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How this bed could save your life in the midst of a tornado outbreak

By Chaffin Mitchell, AccuWeather staff writer
May 15, 2019, 2:36:55 PM EDT

The bed. It's a staple piece of furniture in homes across America that provides a sanctuary for rest. But what else could a bed do? Save your life? At a glance, it might not seem like there's much more to it than a mattress and a frame.

However, the entrepreneurs at a company based in the heart of Tornado Alley envisioned a way for a bed to provide shelter when nature unleashes its most extreme and violent weather. The bed seen in the photo below, with the push of a button, transforms itself into a safe room and is spacious enough for wheelchair and scooter users to roll into the shelter and take cover during a tornado.

The company, Life Lift Systems, which is based in Oklahoma City, has received recognition for its innovation, an ordinary-looking bed that morphs into a steel fortress that can protect against the destructive forces of powerful tornadoes.

If the power goes out, the beds are on battery backup and still functional. The bed takes 60 seconds to rise; however, in the event of a quick emergency there is enough space under the bed to quickly access if needed. There is no chance of the bed flying away in a tornado because it is mounted to the concrete slab in a home via FEMA guidelines.

(Life Lift Systems)

When the Vortex Vault is in the down position, the shelter functions as a standard bed. Standard headboards and footboards can be installed on the bed.

(Life Lift Systems)

Storm shelter bed in down position. Doors still open up for access and to securely store valuables.

(Life Lift Systems)

With a push of a button, the Vortex Vault bed raises to a 57-inch height allowing for individuals to enter the shelter. The shelter has been approved by the Texas Tech Wind Institute to withstand winds of an EF5 tornado.

(Life Lift Systems via Eric McCandless/ABC)

The Life Lift Systems innovative storm shelter bed can fit multiple people inside during a severe storm right in the comfort of their own home.

The inventor, Levi Wilson, came up with the idea while he was looking for a safe room to put in his new home in Oklahoma. He looked at all of the options from fully welded and underground, to in the garage or in the backyard, and he wasn’t really happy with those versions.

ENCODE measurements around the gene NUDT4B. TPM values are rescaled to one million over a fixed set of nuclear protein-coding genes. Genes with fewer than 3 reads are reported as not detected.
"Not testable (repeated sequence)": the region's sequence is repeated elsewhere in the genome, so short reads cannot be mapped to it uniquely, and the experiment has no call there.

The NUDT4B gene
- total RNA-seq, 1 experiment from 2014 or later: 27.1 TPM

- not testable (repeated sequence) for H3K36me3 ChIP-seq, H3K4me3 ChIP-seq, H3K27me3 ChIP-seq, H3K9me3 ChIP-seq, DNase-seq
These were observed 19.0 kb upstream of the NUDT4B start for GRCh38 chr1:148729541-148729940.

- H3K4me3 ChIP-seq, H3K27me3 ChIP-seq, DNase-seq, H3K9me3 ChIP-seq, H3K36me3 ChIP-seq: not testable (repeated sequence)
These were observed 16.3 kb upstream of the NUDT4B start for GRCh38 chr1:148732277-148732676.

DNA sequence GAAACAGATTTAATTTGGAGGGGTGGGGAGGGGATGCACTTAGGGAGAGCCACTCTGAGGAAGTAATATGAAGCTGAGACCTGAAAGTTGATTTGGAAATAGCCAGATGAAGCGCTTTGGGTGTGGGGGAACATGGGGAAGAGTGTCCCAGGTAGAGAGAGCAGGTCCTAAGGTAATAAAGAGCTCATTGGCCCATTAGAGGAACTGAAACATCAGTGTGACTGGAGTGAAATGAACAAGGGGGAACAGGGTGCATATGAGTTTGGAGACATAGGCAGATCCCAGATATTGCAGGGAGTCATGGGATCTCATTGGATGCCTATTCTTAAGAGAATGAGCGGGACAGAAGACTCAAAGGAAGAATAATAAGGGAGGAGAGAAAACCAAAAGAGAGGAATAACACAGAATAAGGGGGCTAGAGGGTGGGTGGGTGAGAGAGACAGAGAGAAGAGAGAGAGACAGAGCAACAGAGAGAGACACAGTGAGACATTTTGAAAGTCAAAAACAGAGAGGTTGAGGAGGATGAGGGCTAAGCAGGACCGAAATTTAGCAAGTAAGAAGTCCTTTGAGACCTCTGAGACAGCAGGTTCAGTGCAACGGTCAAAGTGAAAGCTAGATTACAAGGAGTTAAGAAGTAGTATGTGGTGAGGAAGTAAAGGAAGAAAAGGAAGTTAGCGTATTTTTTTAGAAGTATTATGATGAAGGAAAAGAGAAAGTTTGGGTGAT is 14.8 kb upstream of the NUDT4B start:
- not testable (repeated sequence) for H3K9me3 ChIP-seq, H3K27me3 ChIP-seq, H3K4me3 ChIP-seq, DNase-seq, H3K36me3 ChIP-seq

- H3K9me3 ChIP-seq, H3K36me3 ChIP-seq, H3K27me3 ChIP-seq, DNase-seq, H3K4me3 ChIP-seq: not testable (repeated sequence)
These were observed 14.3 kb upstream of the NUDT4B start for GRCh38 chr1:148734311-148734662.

Life Lift Systems co-owner Tim Todd operated a marketing company that sold storm shelters, so Wilson knew Todd would be the perfect partner with whom to go into business. Wilson drew a quick sketch and Todd was sold on the idea immediately.

"I’d say within a few months we had a prototype and had it tested at Texas Tech as well as our own testing on it, then we started the business together," Todd told AccuWeather in an interview.

The concept and design that resulted was so unique that it landed on ABC's reality show "Shark Tank" earlier this year.

"We filled out an application and did a one-minute interview and they said it could take up to three months before you're contacted, and two days later, they called and said we are really interested in your product," Todd recalled.

After some haggling in the tank, billionaire Dallas Mavericks owner Mark Cuban bought 25 percent of their Life Lift Systems company for $550,000.

“It went viral in about 25 states overnight so what we have done since then is putting distributors in place then helping distributors put dealers in place. Since it aired on Jan. 27, 2019, I’m probably on the phone 10 to 12 hours a day every day," Todd said.

And, the folks behind it realized, the shelter does not only protect against threats posed by severe weather.

It locks from the inside as well as the outside, so it can also double as a safe for valuables. If an intruder enters the home, one can quickly go “get under your bed” and lock the shelter door, without having to raise the bed.

"There are 1.4 million home invasions in the United States annually and growing rapidly," Todd said.

"This thing is rock solid, and it's bullet resistant," Todd said.

The shelter does not work in floodwaters and it isn't fireproof.

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Todd and Wilson said they were looking for dealers and installers on the show, and they have had a constant flow of phone calls ever since.

So far, their tornado beds have sold most heavily in Oklahoma because that is where they are headquartered. However, since the show aired in late January they've had inquiries from 25 states.

"The states that are going to be the biggest, I think, are Oklahoma, Texas and Arkansas," Todd said. "And I'm really surprised at the number of leads we're getting from Florida."

Since their shelter is so new to the market, it has not gone through an actual tornado yet and Todd said he hopes no one ever has to.

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